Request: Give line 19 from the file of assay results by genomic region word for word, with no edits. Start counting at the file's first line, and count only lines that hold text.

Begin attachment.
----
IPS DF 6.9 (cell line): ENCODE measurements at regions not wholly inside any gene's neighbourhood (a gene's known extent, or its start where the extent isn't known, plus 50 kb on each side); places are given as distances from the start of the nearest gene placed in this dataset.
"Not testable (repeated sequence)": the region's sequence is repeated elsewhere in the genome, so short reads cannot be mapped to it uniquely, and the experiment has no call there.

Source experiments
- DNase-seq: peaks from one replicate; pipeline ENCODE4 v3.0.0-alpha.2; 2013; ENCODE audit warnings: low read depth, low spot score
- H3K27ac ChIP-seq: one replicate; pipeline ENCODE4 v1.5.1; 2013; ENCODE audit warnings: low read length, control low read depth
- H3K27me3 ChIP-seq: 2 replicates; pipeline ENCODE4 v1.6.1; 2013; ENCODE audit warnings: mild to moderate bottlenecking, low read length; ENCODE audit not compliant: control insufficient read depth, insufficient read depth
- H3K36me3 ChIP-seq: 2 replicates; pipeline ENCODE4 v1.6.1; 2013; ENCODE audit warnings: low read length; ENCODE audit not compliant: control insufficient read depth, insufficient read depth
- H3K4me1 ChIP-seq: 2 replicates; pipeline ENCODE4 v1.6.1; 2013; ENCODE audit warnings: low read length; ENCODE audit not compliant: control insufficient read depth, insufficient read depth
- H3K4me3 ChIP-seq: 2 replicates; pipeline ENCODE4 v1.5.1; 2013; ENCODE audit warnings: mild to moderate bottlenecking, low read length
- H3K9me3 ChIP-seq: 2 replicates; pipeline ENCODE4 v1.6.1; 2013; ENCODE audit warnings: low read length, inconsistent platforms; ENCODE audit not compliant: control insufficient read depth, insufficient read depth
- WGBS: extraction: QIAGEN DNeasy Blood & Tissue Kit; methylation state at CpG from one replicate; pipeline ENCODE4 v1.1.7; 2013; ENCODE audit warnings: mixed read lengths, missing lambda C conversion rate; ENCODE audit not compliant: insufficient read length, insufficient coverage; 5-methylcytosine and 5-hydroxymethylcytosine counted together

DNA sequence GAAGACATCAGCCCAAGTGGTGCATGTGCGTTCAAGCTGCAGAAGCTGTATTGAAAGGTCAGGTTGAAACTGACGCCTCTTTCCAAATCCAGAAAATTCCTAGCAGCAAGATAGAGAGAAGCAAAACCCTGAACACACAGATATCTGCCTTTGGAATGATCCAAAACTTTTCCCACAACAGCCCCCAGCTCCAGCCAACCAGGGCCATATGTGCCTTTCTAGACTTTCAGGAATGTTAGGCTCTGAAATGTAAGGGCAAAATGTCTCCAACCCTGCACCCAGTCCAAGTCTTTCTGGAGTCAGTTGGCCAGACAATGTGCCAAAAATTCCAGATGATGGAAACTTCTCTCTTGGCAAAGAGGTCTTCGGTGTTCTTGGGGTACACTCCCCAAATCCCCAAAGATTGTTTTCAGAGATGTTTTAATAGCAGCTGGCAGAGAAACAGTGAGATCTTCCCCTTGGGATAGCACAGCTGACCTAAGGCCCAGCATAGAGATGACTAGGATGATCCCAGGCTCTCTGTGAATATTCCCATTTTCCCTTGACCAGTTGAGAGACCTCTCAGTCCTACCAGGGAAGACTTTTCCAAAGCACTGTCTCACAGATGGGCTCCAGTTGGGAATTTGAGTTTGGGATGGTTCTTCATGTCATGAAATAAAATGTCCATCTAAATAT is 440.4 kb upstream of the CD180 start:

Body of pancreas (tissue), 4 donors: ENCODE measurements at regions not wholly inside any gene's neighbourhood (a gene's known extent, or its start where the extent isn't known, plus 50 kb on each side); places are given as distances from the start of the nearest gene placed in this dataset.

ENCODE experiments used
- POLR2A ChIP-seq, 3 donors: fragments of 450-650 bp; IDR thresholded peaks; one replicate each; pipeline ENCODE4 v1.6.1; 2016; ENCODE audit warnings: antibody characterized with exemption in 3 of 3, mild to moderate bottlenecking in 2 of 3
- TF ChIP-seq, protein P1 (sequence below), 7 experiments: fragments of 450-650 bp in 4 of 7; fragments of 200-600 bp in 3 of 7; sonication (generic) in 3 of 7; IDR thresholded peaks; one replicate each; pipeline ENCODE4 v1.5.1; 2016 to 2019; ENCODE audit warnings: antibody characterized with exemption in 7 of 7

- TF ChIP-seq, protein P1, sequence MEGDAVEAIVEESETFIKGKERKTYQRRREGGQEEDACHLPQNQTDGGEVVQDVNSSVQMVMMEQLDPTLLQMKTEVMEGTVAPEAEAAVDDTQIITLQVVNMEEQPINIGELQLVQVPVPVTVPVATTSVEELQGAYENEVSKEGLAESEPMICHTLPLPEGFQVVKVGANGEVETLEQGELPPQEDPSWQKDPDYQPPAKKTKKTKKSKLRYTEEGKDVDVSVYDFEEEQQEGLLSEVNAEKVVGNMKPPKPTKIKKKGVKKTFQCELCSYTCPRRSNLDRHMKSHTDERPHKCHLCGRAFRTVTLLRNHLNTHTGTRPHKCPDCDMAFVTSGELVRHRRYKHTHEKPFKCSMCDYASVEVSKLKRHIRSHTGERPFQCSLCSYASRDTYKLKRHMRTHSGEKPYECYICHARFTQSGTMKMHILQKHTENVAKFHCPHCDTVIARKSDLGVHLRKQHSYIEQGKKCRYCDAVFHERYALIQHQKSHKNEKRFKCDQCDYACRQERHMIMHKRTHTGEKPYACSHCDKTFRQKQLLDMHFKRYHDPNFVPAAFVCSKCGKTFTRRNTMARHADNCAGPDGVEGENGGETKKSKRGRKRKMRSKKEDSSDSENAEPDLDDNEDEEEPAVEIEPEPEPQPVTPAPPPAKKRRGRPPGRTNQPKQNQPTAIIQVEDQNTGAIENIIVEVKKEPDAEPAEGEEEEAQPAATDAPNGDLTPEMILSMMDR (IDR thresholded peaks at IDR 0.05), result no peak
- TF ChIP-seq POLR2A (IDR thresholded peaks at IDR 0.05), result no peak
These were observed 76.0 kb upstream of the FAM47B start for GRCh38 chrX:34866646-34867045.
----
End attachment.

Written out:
These were observed 76.0 kb upstream of the FAM47B start for GRCh38 chrX:34866646-34867045.